SYDNEY (Reuters) – Asian shares crept ahead on Monday and oil prices hit a five-week high as more countries re-opened their economies stirring hopes the world was nearer to emerging from recession.

Summer weather is enticing much of the world to emerge from coronavirus lockdowns as centres of the outbreak from New York to Italy and Spain gradually lift restrictions that have kept millions cooped up for months.

“The economies of Europe and the U.S. likely bottomed out in April and are slowly starting to come back to life,” wrote Barclays economist Christian Keller in a note.

“However, incoming data from most economies highlight the depth of the contraction, raising risks of longer-term scarring that might undermine the recovery.”

Federal Reserve Chairman Jerome Powell took a cautious line in an interview over the weekend saying a U.S. economic recovery may stretch deep into next year and a full comeback might depend on a coronavirus vaccine.

Late Sunday, Powell outlined the likely need for three to six more months of government financial help for firms and families.

Data out on Friday had shown retail sales and industrial production both plunged in April, putting the U.S. economy on track for its deepest contraction since the Great Depression.

Closer to home, data in Japan showed the world’s third latest economy slipped into recession in the first quarter, putting it on course for its worst postwar slump as the coronavirus takes a heavy toll.

Adding to the uncertainty was the trade tensions between the United States and China, with Beijing warning it was opposed to the latest rules against Huawei HWT.UL.

All of which made for a guarded mood and MSCI’s broadest index of Asia-Pacific shares outside Japan .MIAPJ0000PUS edged up 0.1% in early trade. Japan’s Nikkei .N225 rose 0.2% and South Korean stocks .KS11 0.1%.

E-Mini futures for the S&P 500 ESc1 added 0.7%, though results from a raft of U.S. retailers this week are likely to make grim reading.

Dealers reported much chatter about a possible treatment for COVID-19 from drug maker Sorrento Therapeutics (SRNE.O) which saw its shares soar on Friday.

Another focus will be the U.S. Treasury Department’s first auction for its 20-year bond on Wednesday. Treasury plans to borrow a record amount of nearly $3 trillion this quarter.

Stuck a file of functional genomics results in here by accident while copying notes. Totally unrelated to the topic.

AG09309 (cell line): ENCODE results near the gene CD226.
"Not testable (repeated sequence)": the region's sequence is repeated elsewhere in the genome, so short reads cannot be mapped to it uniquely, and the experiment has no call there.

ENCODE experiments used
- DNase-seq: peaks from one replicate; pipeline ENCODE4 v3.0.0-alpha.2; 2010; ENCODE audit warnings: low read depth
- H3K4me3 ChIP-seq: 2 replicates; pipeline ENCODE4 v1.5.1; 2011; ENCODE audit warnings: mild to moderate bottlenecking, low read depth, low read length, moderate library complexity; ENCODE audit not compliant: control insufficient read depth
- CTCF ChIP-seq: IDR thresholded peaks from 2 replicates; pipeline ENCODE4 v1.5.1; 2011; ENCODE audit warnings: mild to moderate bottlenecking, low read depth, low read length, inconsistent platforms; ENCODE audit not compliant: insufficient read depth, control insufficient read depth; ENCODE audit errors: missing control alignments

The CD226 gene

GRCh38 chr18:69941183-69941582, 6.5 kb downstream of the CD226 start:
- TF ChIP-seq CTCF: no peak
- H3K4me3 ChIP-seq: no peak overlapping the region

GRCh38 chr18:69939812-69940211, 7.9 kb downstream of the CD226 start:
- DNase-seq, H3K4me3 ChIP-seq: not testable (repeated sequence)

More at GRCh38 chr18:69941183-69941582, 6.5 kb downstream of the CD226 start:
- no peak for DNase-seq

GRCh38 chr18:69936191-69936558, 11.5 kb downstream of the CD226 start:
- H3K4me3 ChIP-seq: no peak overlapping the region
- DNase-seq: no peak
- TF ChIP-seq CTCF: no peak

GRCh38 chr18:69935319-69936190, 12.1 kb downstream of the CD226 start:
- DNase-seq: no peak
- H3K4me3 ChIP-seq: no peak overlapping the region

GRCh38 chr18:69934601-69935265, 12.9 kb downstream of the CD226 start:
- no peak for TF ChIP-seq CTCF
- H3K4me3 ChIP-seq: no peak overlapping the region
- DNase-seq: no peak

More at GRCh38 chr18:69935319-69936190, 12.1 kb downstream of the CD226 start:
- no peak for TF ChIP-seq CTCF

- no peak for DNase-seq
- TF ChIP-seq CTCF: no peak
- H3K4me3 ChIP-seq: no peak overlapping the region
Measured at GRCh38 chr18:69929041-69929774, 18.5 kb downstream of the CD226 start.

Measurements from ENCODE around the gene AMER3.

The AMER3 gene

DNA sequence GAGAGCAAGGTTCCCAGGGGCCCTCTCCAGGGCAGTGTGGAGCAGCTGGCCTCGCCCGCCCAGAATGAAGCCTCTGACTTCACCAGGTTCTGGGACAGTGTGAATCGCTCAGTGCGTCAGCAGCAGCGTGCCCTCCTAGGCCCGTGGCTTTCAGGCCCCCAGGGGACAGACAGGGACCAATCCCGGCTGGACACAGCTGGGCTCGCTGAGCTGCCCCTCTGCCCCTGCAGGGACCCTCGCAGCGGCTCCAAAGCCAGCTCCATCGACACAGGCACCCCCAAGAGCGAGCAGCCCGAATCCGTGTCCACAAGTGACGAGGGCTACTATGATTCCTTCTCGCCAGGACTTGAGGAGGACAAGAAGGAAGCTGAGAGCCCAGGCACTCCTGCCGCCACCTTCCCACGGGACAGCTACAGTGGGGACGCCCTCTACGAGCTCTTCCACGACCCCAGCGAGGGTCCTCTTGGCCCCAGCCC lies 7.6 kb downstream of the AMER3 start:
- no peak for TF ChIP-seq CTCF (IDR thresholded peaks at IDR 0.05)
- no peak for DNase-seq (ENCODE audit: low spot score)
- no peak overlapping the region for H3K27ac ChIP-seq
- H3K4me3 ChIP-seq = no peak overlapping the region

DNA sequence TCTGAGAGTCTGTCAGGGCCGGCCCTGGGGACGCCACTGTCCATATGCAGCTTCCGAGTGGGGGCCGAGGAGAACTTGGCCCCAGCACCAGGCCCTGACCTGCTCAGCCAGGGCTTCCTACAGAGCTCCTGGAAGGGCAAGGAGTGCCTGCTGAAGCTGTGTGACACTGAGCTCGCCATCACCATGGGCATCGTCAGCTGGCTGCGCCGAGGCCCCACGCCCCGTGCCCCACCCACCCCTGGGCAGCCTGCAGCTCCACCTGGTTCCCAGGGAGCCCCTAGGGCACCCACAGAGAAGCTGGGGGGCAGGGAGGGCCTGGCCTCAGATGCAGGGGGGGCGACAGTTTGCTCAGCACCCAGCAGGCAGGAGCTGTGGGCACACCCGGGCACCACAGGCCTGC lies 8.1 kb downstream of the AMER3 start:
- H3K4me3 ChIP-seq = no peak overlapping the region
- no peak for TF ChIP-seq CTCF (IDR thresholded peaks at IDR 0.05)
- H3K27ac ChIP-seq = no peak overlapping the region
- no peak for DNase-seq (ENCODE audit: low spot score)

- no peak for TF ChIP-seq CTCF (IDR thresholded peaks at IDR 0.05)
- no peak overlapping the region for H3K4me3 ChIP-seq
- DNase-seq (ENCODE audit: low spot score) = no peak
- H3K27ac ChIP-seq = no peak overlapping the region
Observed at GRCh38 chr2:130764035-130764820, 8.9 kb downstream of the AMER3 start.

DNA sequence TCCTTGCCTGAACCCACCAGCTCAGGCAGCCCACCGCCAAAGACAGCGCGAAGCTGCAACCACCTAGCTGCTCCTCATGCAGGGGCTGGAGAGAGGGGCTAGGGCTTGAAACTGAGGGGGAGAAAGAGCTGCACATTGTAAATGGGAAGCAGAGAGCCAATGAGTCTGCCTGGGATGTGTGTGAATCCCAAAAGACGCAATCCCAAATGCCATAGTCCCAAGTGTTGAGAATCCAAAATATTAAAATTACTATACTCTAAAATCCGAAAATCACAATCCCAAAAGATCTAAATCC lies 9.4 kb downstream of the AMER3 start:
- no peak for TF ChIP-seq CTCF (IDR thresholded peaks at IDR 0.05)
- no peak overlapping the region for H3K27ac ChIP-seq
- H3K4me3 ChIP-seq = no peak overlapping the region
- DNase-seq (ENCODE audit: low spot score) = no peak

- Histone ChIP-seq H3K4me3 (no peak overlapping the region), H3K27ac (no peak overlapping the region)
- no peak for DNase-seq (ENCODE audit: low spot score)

So far, the market has easily absorbed the flood of new debt with 10-year yields US10YT=RR holding to a tight range around 0.64%.

The dollar has also been largely range-bound with its safe-haven appeal keeping it well supported over all. Against a basket of currencies, it was last at 100.380 =USD having drifted 0.7% higher last week.

The euro was steady at $1.0820 EUR=, while the dollar edged up 0.2% on the Japanese yen to 107.25 JPY=.

The pound touched a seven-week low at $1.2073 GBP= after the chief economist of the Bank of England said it was looking more urgently at options such as negative interest rates and buying riskier assets to prop up the economy.

In commodity markets, the flood of liquidity from central banks combined with record-low interest rates to help lift gold to a seven-year peak. The metal was last up 1% to $1,758 an ounce XAU=.

Oil prices reached their highest since March as demand picked up as countries around the world eased travel restrictions.

Brent crude LCOc1 futures firmed 96 cents to $33.46 a barrel, while U.S. crude CLc1 rose 98 cents to $30.41.

Editing by Shri Navaratnam

Leave a Reply

Your email address will not be published. Required fields are marked *

You May Also Like

Chinese UK ambassador says Huawei decision ‘unfair’

LONDON — China’s ambassador to the U.K. has questioned whether Britain can offer a fair business environment following its decision to ban Huawei from taking part in the country’s high-speed wireless network. China’s ambassador to Britain, Liu Xiaoming, tweeted that…

India’s embattled Yes Bank debt writedown to hit sector capital-raising

MUMBAI/HONG KONG (Reuters) – The unexpected writedown of some bonds issued by crisis-hit Indian lender Yes Bank Ltd (YESB.NS) as part of a state-led rescue is set to raise borrowing costs and make capital-raising tougher for other banks, investors and…

The shift toward remote work could leave blue-collar workers behind

Bharat Ramamurti is managing director of the corporate power program at the Roosevelt Institute. The opinions expressed in this commentary are his own. Covid-19 has forced millions of Americans to work from home. And it’s expected that, even after we…

Toyota prepping for gradual re-start in Mexico: spokesman

MEXICO CITY (Reuters) – Toyota Motor Corp’s Mexico unit is in a preparation phase for the gradual re-start of its operations in the states of Baja California and Guanajuato, a spokesman told Reuters on Monday. “This stage includes the implementation…